The World Health Organization and state authorities are encouraging frequent hand washing and practicing social distancing, among other preventive measures societies needed to contain the spread of coronavirus.

In Uganda, President Yoweri Museveni banned common community practices of hugging and handshaking, stressing frequent hand washing using water and soap, closed down all institutions of learning for 30 days among other guidelines.

However private and public institutions were not closed by the government and continue to operate while exercising the presidential guidelines. Some of these institutions have long embraced the use of technologies, including biometric fingerprint readers, for either institutional safety or better service delivery.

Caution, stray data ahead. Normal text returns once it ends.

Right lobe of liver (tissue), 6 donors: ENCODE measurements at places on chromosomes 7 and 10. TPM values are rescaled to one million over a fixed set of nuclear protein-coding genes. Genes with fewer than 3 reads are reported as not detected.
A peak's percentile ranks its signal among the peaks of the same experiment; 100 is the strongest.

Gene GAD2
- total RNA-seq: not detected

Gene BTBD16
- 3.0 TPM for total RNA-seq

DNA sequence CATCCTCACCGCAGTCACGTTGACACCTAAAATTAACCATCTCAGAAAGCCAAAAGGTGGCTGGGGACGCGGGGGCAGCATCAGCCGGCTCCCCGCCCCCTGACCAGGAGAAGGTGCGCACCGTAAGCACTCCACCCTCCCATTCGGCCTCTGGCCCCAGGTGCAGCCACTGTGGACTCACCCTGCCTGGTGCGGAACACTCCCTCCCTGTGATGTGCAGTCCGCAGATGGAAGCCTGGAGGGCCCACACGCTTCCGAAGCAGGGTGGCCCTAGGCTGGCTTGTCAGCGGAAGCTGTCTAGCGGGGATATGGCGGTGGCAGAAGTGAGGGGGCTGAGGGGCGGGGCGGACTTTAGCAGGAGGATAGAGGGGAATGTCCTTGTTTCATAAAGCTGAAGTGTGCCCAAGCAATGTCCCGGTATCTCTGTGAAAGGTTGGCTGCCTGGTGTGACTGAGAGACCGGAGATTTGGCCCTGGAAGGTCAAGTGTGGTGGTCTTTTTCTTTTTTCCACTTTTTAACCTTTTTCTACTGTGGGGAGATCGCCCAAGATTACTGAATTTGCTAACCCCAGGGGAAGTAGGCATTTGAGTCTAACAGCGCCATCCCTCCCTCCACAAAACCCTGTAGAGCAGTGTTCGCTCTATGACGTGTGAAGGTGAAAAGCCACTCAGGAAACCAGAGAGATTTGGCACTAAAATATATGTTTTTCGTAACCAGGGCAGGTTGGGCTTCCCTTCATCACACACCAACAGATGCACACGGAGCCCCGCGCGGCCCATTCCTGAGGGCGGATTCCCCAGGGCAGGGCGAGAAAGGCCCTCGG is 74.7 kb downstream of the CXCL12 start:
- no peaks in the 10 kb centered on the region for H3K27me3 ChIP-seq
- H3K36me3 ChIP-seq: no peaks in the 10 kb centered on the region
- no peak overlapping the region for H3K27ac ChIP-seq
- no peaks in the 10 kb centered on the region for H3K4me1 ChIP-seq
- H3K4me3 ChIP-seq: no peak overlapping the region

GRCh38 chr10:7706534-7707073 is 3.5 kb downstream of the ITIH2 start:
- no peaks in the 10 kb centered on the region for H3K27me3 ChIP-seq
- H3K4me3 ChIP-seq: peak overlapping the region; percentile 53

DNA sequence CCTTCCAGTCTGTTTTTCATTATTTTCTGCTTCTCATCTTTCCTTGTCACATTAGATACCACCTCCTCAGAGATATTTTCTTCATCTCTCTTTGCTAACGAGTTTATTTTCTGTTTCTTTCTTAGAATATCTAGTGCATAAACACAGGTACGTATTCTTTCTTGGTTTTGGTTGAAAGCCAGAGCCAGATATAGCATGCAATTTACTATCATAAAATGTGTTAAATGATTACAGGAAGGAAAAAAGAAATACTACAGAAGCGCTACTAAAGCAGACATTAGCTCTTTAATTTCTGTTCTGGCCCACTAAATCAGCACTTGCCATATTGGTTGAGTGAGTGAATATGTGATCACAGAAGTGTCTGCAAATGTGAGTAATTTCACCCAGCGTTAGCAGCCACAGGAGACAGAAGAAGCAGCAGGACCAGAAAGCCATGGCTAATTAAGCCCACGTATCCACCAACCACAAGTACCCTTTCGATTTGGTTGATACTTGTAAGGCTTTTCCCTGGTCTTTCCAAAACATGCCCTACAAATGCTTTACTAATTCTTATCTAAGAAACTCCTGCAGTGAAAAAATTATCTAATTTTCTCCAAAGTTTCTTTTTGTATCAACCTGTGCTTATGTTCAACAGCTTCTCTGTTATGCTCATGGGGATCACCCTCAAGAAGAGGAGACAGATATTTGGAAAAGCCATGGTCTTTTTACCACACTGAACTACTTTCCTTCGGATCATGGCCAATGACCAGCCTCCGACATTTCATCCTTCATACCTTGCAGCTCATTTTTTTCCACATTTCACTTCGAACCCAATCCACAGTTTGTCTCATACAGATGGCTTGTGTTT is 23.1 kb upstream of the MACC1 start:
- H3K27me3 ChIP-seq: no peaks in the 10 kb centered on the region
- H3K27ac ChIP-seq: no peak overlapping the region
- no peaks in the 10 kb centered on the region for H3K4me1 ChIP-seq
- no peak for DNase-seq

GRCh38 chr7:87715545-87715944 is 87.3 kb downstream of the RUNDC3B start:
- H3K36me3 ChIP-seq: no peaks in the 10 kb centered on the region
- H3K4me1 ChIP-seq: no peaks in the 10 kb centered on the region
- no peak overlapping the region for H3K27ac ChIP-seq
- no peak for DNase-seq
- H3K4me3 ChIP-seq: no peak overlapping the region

These machines are used by several institutions to authorize access to premises or identify a customer in the bank during transactions.

The use of biometrics has in the past raised concerns related invasion of the right to privacy, these concerns have now extended to health rights.

It is essential to limit the health risks of a finger-print biometric to either staff or customers during the COVID-19 pandemic.

But is the use of biometric readers necessary and proportionate during periods of health crisis? 

On March 23, cabinet directed the National Identity card issuing agency, NIRA to suspend operations for 30 days. The National Identification Registrations Authority, (NIRA) is charged with the registration and issuance of National Identity card, and this process involves the use of biometrics. The biometric readers are used by banks, NGOs, media institutions and public institutions among others.  

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